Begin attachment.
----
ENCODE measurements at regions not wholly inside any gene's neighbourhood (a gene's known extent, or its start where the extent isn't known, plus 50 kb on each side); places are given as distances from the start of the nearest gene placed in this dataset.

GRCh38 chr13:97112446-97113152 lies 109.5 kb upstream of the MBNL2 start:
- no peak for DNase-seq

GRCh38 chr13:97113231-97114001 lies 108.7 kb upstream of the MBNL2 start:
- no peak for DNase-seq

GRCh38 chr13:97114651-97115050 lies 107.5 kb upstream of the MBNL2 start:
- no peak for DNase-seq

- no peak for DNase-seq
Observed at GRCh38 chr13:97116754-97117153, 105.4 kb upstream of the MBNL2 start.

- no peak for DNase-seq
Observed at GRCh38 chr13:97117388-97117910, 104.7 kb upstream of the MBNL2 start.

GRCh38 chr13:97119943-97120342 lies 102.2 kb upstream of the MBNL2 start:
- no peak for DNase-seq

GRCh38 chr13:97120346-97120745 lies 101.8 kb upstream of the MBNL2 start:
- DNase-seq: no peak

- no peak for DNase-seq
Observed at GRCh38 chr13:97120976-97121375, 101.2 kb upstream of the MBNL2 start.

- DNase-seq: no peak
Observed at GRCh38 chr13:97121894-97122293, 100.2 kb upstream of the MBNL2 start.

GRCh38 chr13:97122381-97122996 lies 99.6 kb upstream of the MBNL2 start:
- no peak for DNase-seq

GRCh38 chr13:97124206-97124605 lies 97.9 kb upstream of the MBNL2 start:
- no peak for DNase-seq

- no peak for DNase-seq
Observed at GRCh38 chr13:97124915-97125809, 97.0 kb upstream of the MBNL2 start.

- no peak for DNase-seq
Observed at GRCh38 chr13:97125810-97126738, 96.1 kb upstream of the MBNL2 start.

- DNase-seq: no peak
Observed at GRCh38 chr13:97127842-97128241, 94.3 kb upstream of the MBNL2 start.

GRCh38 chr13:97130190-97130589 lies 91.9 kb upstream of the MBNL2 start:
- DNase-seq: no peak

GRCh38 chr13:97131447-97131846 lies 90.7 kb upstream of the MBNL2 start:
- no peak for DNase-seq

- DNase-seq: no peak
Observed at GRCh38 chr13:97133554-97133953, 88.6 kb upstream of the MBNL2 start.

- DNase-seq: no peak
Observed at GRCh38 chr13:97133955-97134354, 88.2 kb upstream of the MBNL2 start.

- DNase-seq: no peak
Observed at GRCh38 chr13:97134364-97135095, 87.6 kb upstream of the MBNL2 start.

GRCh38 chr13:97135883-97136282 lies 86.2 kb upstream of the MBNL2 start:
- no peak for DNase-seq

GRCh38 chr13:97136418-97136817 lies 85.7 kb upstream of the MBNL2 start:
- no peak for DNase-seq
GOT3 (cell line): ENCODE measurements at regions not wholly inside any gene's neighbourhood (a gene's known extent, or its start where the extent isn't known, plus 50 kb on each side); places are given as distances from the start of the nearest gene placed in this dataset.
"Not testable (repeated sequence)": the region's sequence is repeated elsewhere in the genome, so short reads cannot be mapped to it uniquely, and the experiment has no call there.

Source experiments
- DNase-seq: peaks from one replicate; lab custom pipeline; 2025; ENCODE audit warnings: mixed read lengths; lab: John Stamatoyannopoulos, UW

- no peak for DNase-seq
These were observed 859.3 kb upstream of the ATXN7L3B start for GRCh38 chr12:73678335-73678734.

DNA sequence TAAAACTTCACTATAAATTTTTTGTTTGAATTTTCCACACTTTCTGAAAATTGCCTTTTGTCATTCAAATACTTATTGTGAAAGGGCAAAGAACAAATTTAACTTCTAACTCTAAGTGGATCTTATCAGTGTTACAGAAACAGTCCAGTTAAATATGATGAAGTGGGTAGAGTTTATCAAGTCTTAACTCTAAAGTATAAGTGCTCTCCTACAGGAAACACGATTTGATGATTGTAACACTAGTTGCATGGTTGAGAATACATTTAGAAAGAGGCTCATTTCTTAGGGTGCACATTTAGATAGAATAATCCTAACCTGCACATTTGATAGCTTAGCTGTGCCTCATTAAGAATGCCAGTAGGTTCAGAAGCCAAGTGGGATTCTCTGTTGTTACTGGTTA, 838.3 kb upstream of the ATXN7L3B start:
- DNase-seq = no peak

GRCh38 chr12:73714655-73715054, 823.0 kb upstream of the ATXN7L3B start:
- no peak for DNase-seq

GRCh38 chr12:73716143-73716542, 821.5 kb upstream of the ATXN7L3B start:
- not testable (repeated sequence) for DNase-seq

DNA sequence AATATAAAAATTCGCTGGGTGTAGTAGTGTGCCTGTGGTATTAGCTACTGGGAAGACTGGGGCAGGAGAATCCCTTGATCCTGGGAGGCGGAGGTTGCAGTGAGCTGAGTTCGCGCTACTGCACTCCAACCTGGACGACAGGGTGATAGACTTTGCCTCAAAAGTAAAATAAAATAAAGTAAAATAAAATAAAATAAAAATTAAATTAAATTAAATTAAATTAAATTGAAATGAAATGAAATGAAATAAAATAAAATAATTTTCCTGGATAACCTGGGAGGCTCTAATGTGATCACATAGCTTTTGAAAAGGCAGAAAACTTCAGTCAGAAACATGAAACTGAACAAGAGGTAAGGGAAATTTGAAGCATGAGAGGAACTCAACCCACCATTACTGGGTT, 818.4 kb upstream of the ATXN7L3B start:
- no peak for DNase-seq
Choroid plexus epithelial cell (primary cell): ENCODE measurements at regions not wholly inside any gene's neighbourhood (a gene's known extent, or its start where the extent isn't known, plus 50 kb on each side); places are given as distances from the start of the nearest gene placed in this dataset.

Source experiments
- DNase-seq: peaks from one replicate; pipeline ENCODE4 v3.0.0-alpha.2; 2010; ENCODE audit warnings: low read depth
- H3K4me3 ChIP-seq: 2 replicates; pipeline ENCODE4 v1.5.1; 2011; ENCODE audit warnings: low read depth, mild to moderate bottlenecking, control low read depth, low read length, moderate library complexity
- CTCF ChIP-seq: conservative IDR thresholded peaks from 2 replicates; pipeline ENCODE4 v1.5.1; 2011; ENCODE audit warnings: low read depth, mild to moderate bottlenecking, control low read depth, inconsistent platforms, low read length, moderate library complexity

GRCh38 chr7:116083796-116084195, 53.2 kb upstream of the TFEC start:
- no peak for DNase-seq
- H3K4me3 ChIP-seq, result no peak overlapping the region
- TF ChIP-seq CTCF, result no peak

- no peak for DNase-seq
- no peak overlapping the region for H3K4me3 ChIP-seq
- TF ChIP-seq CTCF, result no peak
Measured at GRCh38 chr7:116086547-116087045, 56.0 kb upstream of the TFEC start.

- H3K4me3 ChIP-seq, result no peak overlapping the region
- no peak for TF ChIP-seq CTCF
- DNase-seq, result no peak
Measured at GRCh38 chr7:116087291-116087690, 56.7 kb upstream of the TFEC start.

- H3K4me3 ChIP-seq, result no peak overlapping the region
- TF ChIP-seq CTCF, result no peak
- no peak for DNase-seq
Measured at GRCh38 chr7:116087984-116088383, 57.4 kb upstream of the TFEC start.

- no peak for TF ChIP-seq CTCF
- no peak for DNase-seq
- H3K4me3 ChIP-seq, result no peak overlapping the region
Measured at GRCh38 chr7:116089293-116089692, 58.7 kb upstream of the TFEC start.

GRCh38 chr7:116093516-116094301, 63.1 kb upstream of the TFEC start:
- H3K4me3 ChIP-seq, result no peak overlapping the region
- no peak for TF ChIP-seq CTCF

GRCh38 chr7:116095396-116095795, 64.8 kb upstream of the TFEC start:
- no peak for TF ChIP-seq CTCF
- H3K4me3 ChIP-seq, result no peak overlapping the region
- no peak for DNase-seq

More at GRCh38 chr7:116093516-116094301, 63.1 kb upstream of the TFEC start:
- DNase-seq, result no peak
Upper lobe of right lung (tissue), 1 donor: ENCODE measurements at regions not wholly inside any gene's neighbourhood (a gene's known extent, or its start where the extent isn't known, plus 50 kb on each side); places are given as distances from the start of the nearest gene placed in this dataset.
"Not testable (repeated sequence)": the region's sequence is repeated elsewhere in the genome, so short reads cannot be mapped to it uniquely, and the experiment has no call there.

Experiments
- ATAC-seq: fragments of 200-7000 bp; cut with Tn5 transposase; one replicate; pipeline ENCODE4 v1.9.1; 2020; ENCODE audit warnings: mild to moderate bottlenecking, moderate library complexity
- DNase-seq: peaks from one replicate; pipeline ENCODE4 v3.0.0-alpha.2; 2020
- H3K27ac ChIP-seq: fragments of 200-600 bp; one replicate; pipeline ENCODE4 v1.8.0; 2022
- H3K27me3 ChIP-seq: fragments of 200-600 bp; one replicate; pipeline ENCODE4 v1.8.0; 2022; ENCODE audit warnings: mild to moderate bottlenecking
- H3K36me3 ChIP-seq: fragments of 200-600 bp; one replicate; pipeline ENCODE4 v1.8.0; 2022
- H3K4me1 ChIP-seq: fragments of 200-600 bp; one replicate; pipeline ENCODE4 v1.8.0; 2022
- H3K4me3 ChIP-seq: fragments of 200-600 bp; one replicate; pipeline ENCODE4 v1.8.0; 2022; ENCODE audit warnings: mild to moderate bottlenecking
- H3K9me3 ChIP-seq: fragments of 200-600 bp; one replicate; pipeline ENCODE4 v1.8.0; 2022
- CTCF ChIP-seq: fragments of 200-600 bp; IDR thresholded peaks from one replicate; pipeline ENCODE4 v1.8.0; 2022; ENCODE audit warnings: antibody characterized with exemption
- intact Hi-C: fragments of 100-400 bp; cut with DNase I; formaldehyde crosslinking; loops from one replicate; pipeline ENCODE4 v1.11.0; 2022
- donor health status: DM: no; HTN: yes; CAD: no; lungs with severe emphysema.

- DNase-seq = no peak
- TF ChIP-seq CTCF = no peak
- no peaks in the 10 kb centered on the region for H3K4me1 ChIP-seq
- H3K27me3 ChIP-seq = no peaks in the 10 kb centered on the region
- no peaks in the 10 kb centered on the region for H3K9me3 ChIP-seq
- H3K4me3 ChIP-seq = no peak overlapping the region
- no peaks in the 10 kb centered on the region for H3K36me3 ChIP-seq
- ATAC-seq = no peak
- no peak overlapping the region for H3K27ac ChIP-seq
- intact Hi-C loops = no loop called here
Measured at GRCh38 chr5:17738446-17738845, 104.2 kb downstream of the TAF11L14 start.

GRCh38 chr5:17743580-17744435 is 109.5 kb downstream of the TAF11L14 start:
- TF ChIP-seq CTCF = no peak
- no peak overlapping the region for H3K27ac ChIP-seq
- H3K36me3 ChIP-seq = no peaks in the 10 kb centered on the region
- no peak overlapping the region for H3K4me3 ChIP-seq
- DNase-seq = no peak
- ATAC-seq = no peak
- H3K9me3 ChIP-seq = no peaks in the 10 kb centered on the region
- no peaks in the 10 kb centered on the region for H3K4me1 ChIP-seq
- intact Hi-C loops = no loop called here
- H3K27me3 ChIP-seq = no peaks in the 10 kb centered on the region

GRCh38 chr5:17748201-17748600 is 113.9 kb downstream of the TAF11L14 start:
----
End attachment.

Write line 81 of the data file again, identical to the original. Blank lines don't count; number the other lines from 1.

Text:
- H3K4me3 ChIP-seq, result no peak overlapping the region